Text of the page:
Volver (15) <!-- none onestar twostar threestar fourstar fivestar -->

Death becomes her
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The Independent Culture

In the last 10 years, Pedro Almodovar has become, among much else, the greatest director of women since George Cukor. Like Cukor, he revels in their resourcefulness, their generosity, their long-suffering patience and, perhaps above all, their protective talent for masquerade. All of these elements are celebrated, in his eccentric and characteristically perverse way, throughout his latest project, Volver, a comedy melodrama that juggles with moods so freely you that you can hardly tell if it's up or down, funny or sad. Indeed, if there's a better byword for tragicomic than "Almodovarean" I don't know it.

How else to describe the film's opening scene, which is set in a village cemetery in La Mancha, where women of all ages lovingly polish the marble gravestones of their dearly departed, while a fierce wind swirls all about them? Here, Raimunda (Penelope Cruz) and her adolescent daughter Paula (Yohana Cobo) meet their old friend Agustina (Blanca Portillo) and chat quite merrily about the dead, then plant lip-smacking kisses upon one another in farewell.

That giddy compound of playful and mournful sets the tone for what will follow. Raimunda and her sister Sole (Lola Duenas) visit an aged aunt, who talks of their late mother as if she were still alive and still helping to nurse her. Agustina, her neighbour, confirms that their mother's ghost has been heard around the house: mystery is afoot. As ever with Almodovar, we find ourselves not having the faintest idea of what's going to happen next.

Yet he keeps giving us hints and foreshadowings, quite often through his magical subtlety with colour. The red-striped top that Paula wears as she stands by the red horizontals of a bus-stop timetable aren't just there to chime prettily; they prefigure the next scene in which blood leaks from a corpse on the kitchen floor. Paula has just come from killing her father, Raimunda's layabout husband, after he has tried to force himself on her.

Instead of panicking, Raimunda takes charge, wraps up the corpse and hides it in the freezer of a restaurant whose owner has recently retired and left her the keys. In the middle of this task she is obliged to answer the door to a friend, who notes a smear of blood on Raimunda's neck: "Oh, women's troubles", she explains with casual ingenuity, telling the truth even as she covers it up.

So the film will be about her desperate attempts to dispose of the corpse permanently, right? Wrong. The next thing that she does is to re-open the restaurant and, with the help of friends - women, of course - establishes a temporary canteen for a 30-strong film crew that happens to be working nearby.

It's not that Almodovar abandons the thriller potential of his story indicated by the nervous violins of Alberto Iglesias's quasi-Herrmann score: it's just another card in his deck to draw upon later. Instead, the story makes another knight's-move as Raimunda's sister Sole is visited by the ghost of their mother, played - in another kind of dramatic return - by Carmen Maura, the one-time muse of the director (she last starred for Almodovar 17 years ago in Women on the Verge of a Nervous Breakdown). Yet this plunge into the numinous has also been prepared for, in the beautifully lit tableau of women mourners comforting Sole at the wake for her late aunt. The chiaroscuro of funeral black alongside pale faces has the delicacy of that Velazquez picture of the old woman with her eggs. Would anyone now doubt that the director is a great painter-dramatist at work?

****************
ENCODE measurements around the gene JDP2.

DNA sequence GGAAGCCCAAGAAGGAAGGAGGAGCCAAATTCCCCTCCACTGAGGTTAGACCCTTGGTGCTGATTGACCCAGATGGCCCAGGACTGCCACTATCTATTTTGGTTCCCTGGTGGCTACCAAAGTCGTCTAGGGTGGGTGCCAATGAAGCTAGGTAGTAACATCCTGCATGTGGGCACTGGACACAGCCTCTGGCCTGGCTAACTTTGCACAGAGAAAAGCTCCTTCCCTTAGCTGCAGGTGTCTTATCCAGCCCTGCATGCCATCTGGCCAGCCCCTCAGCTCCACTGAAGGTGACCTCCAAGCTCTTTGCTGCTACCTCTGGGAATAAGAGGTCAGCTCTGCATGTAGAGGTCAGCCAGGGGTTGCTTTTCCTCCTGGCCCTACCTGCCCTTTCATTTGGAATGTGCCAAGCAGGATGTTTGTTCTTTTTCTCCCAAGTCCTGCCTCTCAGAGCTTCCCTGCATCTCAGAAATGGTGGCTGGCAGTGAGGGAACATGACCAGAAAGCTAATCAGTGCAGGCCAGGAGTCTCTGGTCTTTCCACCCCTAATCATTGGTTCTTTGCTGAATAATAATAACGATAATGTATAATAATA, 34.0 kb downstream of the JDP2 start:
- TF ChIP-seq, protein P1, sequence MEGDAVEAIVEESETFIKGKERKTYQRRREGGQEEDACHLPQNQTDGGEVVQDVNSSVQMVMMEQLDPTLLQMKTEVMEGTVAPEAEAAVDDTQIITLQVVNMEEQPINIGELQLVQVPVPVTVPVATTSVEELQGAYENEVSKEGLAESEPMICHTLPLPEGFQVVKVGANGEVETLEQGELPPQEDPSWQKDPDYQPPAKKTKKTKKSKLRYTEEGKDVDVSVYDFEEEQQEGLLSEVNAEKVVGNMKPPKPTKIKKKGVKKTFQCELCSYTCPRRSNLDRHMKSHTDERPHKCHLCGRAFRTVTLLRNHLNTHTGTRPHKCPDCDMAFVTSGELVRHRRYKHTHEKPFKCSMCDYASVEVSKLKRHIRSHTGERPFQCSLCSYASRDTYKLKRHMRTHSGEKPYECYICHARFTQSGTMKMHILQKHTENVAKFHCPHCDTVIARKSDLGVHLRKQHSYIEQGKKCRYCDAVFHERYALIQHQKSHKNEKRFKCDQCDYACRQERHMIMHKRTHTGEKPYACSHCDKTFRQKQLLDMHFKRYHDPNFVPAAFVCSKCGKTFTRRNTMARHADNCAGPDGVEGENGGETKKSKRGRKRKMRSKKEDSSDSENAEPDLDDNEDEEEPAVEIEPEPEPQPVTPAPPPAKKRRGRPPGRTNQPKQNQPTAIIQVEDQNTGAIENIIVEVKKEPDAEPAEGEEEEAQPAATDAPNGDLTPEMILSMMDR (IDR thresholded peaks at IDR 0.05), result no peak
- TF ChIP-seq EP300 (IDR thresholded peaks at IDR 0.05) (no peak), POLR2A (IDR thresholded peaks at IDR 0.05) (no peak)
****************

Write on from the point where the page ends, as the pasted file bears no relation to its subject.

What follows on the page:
Maura, as the maternal revenant, doesn't behave like a ghost: almost the first thing she does on entering Sole's hairdressing salon is to look in the mirror and ask for some colouring for her grey tresses: she may as well look her best while on leave from the afterlife. To divert suspicion she then starts to help with Sole's clients, who seem to swallow the story that she's a Russian immigrant whom Sole has taken in out of kindness. It's not made clear why the mother's spectral reappearance is initially kept a secret from Raimunda, though the daughter eventually detects her, in what must be a movie first, through the smell of farts. Well, they did say that their village was famous for its winds.

The plot keeps leapfrogging itself, almost to the point of exhaustion, during which another secret, evoking the shade of Chinatown, comes to light. Almodovar has no scruples in his borrowings from both ends of the cultural spectrum, so that a glancing allusion to Shakespeare might be mixed with a subplot concerning a daytime confessional TV show (there always seems at least one scene pulled from television in Almodovar). What with hidden corpses, deaths in village fires, unexplained disappearances and a woman braving terminal cancer, Volver sometimes comes on like a tidal wave of soap plotlines, but Almodovar's individual tone and authority keep steadying the ship. Both Cruz and Duenas are terrific as the sisters, with the former's operatic intensity a fine foil to the latter's sweet timidity.

While perhaps not a vintage Almodovar - it lacks the emotional reverberation and audacity of Talk to Her - this film does exhibit his amazing fluidity of tone, that easy shift between realism and fairy tale, the high and the low, the miraculous and the mundane. As I said, no one can predict where this movie will go, but anyone with a beating heart will want to follow it.